#33 – Raw reflections during the Lenten Season
It’s time to live unguarded. To fill life’s toolbox with courage, shame, vulnerability and lots of Band-Aids. Will we fall? Yes! Faceplant for sure. But we have to try, have to rise strong and know we can.
“On Vulnerability” Part 2…here is March 2018’s updated version.
When our children were younger, I would accompany them to birthday parties, playdates, practices, and other events and watch, wait, and chat with other parents.
I loved connecting, it was like I would imagine Eharmony for parents. A time to find your tribe of trusted moms and dads, then ever-so-carefully pick a few who relate to your cheeky humor, and pray your kids were in the next room bonding over a juice box.
As our kids aged, I noticed parents would leave these events, and return at the “pick up time”. I always opted to stay, plopping down on the floor, cherishing my chats with the few other parents who would sit in their comfy cup holding canvas chairs (such a great invention). Sure, sometimes, I was the mom who brought a book/prop which other parents respectfully knew signified – whoever holds the book has just put themselves in a quiet, parental time out, essentially a “please do not disturb sign”.
The kids got a little older and there was another shift. Either I grew more confident (or less patient waiting by myself) and would run while they practiced. As long as I was within a mom’s stone’s throw between them, I felt I could reach them and perform CPR if needed.
Of course, I’m always happy to get in a run, but I missed the parent-share conversations…the dinner plans no one had or the way it’s impossible to leave Costco for under $100. A simple exchange between moms and dads that only the gap of time when our children are engaged with their friends allows.
Then one night, all three of our children had events simultaneously, and a tough moment ensued. Clearly, we had to pick our least favorite child, leave them at their designated practice and accompany the others.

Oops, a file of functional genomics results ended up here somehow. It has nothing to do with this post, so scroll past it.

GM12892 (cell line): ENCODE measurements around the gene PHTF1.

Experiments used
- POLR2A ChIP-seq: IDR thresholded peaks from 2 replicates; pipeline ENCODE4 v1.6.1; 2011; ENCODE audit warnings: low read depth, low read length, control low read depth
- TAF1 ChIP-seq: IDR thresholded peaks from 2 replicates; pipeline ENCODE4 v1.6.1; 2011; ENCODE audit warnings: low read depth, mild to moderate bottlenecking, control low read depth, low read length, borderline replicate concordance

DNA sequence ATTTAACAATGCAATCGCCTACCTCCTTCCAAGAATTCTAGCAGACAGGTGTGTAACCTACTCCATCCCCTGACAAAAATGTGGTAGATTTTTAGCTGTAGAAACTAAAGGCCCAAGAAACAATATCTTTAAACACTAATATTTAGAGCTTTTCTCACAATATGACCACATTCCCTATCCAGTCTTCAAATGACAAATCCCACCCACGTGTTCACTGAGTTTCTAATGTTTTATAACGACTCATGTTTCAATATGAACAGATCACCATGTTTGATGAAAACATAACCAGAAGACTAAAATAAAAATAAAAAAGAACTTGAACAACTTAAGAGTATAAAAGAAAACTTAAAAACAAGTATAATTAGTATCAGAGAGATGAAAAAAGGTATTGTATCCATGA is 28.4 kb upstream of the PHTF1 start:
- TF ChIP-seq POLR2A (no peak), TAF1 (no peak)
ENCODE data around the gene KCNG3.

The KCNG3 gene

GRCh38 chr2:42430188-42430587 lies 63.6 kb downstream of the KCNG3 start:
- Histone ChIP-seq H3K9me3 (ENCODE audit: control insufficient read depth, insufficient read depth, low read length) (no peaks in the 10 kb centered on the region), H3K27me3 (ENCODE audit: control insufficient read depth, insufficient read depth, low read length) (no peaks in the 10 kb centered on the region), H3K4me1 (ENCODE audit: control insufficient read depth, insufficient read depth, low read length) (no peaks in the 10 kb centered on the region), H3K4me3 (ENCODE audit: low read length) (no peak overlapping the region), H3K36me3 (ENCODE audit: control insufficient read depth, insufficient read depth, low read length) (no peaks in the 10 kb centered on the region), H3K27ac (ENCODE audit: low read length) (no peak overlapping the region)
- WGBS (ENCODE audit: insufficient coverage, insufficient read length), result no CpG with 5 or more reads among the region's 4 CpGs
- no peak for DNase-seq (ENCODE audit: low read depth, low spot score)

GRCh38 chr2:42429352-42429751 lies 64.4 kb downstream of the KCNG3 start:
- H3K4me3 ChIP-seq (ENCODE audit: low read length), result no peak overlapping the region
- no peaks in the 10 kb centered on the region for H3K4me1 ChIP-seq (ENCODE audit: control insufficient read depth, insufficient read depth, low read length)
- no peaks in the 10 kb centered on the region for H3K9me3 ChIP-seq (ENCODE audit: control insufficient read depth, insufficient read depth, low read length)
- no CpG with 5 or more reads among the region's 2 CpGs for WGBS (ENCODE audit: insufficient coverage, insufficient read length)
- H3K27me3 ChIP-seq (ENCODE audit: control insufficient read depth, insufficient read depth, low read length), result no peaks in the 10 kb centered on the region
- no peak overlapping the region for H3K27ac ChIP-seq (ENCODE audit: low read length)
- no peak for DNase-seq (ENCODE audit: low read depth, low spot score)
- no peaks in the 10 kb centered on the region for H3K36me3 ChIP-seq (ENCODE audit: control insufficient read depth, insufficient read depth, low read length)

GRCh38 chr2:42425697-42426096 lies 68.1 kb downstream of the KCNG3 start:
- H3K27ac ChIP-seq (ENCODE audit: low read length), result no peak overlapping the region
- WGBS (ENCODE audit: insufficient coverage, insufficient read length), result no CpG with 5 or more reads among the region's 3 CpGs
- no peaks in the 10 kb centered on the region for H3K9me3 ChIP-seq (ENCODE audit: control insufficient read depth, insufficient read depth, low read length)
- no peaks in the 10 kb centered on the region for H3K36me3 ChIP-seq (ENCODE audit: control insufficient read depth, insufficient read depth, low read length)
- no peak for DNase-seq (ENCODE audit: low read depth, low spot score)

Kidding. Our eldest was the default, and since some nights I was the lone mom hanging out for the two-hour stretch at swim practice anyway, I figured she’d be okay while I drove our son to baseball. As I drove away, of course thinking the worst, it was one of the few times I was grateful our daughter had a phone. Plus, at baseball, there were other helicopter parents like myself to share best practices, a clear bonus.
Our children’s activities, whether we realize it or not, give us a chance to pause and realize we’re not the only ones bouncing around blindly in this parenting pinball game.
While our kids solidify their friendships at a birthday party or discover team sports and aggression are not in their design, we are given the opportunity through conversation to share ourselves with other parents and be VULNERABLE. To open ourselves. To share.
I often feel the weight of parenting lighten as I walk with our children to the car after their practices. It’s a comfort to know I’m not alone. To know even the mom with the “coolest outfits” according to my daughter has quirky insecurities too. Sometimes we just need to know we are not the only parents out there who:
- curses at Siri when she doesn’t listen
- checks her children’s texts
- never checks pockets before washing the laundry
- considers cereal dinner
- takes apart the washing machine, finds the penny bonking around, and ends up with extra screws when reassembling
- panics about working after 15 years of staying home with the kids
- hates texting
- vacuums too much
- never knows what’s for dinner
- prays selfishly
- stays up way too late because knowing everyone is safe and asleep brings calm to a crazy day
- wipes the tears from our children’s eyes, and our own when their hearts are broken
- prays our children will find their best friend
- arrives late to pick up their child at school/practice/Bible Study
- delivers their child’s forgotten homework to school
- buys bras at Costco (one size fits most)
- yells at our children and regrets it profoundly seconds after
- colors the gray roots at home out of a box bought from the sale table at the supermarket
- clings to their children – as someone who is way too young dies in a car accident, from a health complication, or God forbid — inside their school.
Allowing ourselves to be transparent, and invest in relationships will only make us better parents. It takes pluck to be vulnerable, but there is courage in the imperfect, strength in sharing, and certainty in the uncertain.
Dig Deep: Time your run, then challenge yourself to do the same run faster tomorrow.
Lenten Challenge: “Give feet to your faith”. Feed the hungry, pray for the sick, and share your grace with everyone who crosses your path.